Yesterday at WIFYR, Julie Berry (THE Julie Berry) spoke about the four pillars of her writing journey: commitment, believing, love, and listening.
She said it's the writers' duty to sit down and listen, and put the gift of inspiration down on paper. Later ugly first drafts will get cleaned up and polished on revision, but if stop listening, noticing, and writing, there will be nothing to clean up, no creation.
Yesterday Argentina played in Copa America against our rivals and brothers the Uruguay team. What a difficult game! So ugly and thick! So dense and violent. But there were the usual bursts of brilliance by my favorite guy, Leo Messi. We ended up winning, and later my husband posted this Messi quote on Facebook;
I don't intend to be an overnight success, although this semester I had a wonderful shower of good news (writing on commission, the New Visions Honor, my brand new agent), surviving semester 1 at VCFA. It was just a coincidence that my plants all sprouted at the same time, after years of work and commitment, believing, loving, and listening. But I still have so much to grow as a writer. My plants still need watering and nurturing and work.
So my kids are still sleeping and I woke up earlier than I have in a long time to have some quiet writing time, and I feel better than ever. Especially because there will be more amazing classes in the afternoon. If you're attending WIFYR, come say hello! I love meeting new friends.
Thursday, May 14, 2015
|I love them!|
Although I have an agent and my manuscript won the New Visions Honor, and I'm doing the MFA through the Vermont College of Fine Arts, I'm passionate about learning my craft and becoming better and better every day. This conference is chock full of wonderful classes for writers in every stage of the journey: newbie to experienced. I'm almost done packing for the conference. See my pretty business cards?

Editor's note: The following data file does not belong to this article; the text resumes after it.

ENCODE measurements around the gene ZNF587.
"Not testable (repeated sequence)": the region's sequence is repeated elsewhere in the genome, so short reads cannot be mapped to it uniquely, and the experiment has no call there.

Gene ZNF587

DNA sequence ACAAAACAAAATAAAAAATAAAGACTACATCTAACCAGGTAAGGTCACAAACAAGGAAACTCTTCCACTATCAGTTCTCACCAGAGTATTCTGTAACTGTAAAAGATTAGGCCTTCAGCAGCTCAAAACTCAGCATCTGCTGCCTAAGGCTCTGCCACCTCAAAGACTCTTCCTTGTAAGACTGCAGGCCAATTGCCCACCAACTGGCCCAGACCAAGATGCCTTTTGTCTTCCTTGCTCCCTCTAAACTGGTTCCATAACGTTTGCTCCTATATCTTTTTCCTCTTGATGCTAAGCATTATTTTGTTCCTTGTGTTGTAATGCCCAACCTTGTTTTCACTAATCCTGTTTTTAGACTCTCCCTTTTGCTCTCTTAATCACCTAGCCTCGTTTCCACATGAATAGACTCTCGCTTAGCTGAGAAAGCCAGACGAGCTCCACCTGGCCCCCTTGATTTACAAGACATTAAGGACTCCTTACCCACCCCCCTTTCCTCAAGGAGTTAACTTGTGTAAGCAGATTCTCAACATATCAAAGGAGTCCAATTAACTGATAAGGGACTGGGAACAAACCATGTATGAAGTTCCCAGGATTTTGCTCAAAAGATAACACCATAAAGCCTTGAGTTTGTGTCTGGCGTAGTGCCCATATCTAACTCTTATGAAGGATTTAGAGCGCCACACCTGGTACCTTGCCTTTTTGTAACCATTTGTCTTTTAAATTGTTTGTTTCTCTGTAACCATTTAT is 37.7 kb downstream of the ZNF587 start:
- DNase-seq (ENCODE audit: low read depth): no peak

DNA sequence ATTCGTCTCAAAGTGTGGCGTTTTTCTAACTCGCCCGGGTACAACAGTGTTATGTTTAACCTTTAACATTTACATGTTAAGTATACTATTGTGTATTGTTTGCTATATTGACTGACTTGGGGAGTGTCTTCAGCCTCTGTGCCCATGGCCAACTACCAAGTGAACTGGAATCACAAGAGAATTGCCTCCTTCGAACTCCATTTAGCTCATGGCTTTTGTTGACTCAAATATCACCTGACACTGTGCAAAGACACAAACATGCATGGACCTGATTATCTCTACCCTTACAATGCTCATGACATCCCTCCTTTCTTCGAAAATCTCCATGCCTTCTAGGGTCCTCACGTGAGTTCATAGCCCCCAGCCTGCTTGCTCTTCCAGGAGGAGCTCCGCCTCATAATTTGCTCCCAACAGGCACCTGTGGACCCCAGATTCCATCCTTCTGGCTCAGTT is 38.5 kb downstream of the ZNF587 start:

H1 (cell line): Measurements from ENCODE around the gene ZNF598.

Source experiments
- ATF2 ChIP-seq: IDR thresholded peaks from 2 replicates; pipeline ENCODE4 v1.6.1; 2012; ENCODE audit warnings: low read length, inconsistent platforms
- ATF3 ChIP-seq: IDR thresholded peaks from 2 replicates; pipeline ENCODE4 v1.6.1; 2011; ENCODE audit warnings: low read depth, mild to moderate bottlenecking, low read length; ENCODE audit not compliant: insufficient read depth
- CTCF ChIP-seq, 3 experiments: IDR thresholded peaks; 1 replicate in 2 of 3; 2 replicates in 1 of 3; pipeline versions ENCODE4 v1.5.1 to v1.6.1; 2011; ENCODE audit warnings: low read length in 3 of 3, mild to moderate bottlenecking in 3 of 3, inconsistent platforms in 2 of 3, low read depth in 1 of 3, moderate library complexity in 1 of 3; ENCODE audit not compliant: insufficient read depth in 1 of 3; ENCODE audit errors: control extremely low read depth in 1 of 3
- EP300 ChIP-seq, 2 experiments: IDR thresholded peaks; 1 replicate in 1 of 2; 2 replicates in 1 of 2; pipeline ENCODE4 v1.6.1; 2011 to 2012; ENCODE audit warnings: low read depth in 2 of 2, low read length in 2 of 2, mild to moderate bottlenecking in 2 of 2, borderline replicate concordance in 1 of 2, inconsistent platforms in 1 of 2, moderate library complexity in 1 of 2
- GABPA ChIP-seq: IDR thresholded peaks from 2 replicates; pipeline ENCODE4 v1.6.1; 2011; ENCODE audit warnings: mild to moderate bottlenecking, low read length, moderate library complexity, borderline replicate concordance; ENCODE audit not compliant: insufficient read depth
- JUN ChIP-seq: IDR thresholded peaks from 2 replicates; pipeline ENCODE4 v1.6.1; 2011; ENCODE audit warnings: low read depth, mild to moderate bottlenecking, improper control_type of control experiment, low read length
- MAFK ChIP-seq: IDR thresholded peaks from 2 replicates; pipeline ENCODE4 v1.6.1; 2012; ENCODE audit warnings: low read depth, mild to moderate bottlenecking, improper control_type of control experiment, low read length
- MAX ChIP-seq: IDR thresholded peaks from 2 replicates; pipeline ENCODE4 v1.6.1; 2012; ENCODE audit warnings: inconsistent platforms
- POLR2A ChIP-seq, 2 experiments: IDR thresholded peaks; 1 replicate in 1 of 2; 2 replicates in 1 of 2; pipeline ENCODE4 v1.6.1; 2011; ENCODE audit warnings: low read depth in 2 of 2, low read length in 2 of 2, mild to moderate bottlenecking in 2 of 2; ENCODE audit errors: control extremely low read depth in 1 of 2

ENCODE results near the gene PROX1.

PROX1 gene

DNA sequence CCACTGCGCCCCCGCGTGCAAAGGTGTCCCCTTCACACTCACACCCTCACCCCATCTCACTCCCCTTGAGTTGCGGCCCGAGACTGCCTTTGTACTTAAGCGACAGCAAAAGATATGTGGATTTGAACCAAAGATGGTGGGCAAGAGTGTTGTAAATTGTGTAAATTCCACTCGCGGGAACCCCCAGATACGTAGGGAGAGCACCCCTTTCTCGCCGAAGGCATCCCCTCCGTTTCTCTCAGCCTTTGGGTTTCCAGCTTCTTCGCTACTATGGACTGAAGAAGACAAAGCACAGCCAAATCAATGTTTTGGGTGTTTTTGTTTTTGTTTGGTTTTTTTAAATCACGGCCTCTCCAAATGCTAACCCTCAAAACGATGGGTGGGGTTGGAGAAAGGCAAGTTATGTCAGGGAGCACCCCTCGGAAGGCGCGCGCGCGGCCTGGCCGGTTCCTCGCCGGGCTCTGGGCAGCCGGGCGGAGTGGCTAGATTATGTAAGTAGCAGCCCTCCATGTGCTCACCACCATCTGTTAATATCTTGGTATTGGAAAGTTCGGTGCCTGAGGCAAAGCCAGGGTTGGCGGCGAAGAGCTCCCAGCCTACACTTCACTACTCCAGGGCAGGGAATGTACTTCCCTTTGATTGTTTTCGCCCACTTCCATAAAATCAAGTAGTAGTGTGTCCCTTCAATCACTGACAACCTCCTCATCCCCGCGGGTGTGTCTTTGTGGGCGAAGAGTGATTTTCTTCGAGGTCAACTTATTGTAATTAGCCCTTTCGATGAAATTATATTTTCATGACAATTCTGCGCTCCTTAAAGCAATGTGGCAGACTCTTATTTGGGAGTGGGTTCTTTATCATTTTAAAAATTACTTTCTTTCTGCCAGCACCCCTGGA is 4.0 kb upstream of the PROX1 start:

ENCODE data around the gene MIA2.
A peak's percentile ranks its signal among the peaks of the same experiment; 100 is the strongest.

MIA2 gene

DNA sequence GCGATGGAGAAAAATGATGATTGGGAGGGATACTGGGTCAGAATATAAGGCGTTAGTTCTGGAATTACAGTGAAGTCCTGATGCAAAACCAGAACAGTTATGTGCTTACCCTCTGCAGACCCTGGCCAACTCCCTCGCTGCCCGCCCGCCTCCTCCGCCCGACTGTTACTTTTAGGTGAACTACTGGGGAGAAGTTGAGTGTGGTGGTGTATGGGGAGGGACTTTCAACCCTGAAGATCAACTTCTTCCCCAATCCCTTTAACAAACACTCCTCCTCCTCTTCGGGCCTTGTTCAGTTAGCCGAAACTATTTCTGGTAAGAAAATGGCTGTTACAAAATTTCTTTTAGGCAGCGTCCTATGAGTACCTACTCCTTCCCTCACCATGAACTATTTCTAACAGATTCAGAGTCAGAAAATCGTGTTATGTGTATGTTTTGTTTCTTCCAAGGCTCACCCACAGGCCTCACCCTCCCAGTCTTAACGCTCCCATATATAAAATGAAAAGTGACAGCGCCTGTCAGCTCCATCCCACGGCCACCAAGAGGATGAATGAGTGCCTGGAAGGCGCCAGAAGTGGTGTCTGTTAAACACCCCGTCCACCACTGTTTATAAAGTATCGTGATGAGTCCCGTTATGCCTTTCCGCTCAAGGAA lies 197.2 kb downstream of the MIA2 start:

This year is extra especial for me because my son, my Gorgeous Boy, is coming along. I'm so looking forward to spending time with him and so many wonderful friends! Martine Leavitt is presenting a class and although I'll be in a workshop with her this summer, I can't waste this chance to learn from her!
If you'll be at Storymakers, say hi. I love meeting new friends, and although I'm an introvert, I love talking about books, soccer, and dance. I hope to see you there!
Friday, May 08, 2015
|I'll be studying here this summer!|
|I earn the silver medal for the Honor! Isn't it|
a gorgeous design?
Again, I'm reeling with happiness and gratitude! And then on Tuesday, Barcelona won 3-0 against Bayern Munich, and Messi did this!
Isn't it a work of art? And then I found some audio from Polanco, one of my favorite ESPN commentators. Even if you don't understand the language, the emotion with which he talks about this goal reflects how I feel about signing with an agent, winning the Honor, and making it into Bath Spa!
My dear friends, my cup runneth over. I'm so humbled by all the words of support during these years trying to achieve these goals! I expect many trials ahead. My road in this writing career is just starting! I'm so excited to keep working and writing books and sharing my stories with the world. I only have a tiny Mother's Day wish: to be able to call my mom and tell her my wonderful news. I can't do that anymore. I just hope that she's smiling in Heaven, celebrating these goals that are also hers. Happy Mother's Day to all the wonderful women who make this world a wonderful place and who made these dreams of mine come true!
Friday, May 01, 2015
|He's like, "Thank you, angels!!! We made it alive!"|